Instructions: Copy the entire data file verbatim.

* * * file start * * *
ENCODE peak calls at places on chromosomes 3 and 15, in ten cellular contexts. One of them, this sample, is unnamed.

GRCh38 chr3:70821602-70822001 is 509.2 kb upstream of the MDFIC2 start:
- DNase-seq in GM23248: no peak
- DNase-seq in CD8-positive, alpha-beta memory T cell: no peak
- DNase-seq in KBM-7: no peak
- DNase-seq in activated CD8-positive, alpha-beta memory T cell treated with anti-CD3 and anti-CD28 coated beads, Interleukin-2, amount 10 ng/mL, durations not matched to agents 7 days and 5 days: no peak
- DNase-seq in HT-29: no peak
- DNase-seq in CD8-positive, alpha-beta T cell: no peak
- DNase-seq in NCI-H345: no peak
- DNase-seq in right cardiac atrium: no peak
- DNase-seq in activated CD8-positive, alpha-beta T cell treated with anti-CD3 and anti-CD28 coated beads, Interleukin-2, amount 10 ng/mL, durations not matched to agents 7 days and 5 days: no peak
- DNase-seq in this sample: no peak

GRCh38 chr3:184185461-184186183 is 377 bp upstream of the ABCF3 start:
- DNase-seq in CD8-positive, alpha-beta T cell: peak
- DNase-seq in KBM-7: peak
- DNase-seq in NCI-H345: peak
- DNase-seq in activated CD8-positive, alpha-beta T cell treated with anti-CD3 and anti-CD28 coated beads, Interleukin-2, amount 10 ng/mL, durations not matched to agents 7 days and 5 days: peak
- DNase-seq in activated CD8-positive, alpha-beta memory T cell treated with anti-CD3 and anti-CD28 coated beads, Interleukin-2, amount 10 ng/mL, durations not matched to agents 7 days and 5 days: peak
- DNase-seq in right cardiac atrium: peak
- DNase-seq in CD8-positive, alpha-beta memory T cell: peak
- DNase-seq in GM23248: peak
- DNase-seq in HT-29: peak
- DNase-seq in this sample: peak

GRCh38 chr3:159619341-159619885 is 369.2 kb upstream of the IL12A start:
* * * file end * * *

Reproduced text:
ENCODE peak calls at places on chromosomes 3 and 15, in ten cellular contexts. One of them, this sample, is unnamed.

GRCh38 chr3:70821602-70822001 is 509.2 kb upstream of the MDFIC2 start:
- DNase-seq in GM23248: no peak
- DNase-seq in CD8-positive, alpha-beta memory T cell: no peak
- DNase-seq in KBM-7: no peak
- DNase-seq in activated CD8-positive, alpha-beta memory T cell treated with anti-CD3 and anti-CD28 coated beads, Interleukin-2, amount 10 ng/mL, durations not matched to agents 7 days and 5 days: no peak
- DNase-seq in HT-29: no peak
- DNase-seq in CD8-positive, alpha-beta T cell: no peak
- DNase-seq in NCI-H345: no peak
- DNase-seq in right cardiac atrium: no peak
- DNase-seq in activated CD8-positive, alpha-beta T cell treated with anti-CD3 and anti-CD28 coated beads, Interleukin-2, amount 10 ng/mL, durations not matched to agents 7 days and 5 days: no peak
- DNase-seq in this sample: no peak

GRCh38 chr3:184185461-184186183 is 377 bp upstream of the ABCF3 start:
- DNase-seq in CD8-positive, alpha-beta T cell: peak
- DNase-seq in KBM-7: peak
- DNase-seq in NCI-H345: peak
- DNase-seq in activated CD8-positive, alpha-beta T cell treated with anti-CD3 and anti-CD28 coated beads, Interleukin-2, amount 10 ng/mL, durations not matched to agents 7 days and 5 days: peak
- DNase-seq in activated CD8-positive, alpha-beta memory T cell treated with anti-CD3 and anti-CD28 coated beads, Interleukin-2, amount 10 ng/mL, durations not matched to agents 7 days and 5 days: peak
- DNase-seq in right cardiac atrium: peak
- DNase-seq in CD8-positive, alpha-beta memory T cell: peak
- DNase-seq in GM23248: peak
- DNase-seq in HT-29: peak
- DNase-seq in this sample: peak

GRCh38 chr3:159619341-159619885 is 369.2 kb upstream of the IL12A start: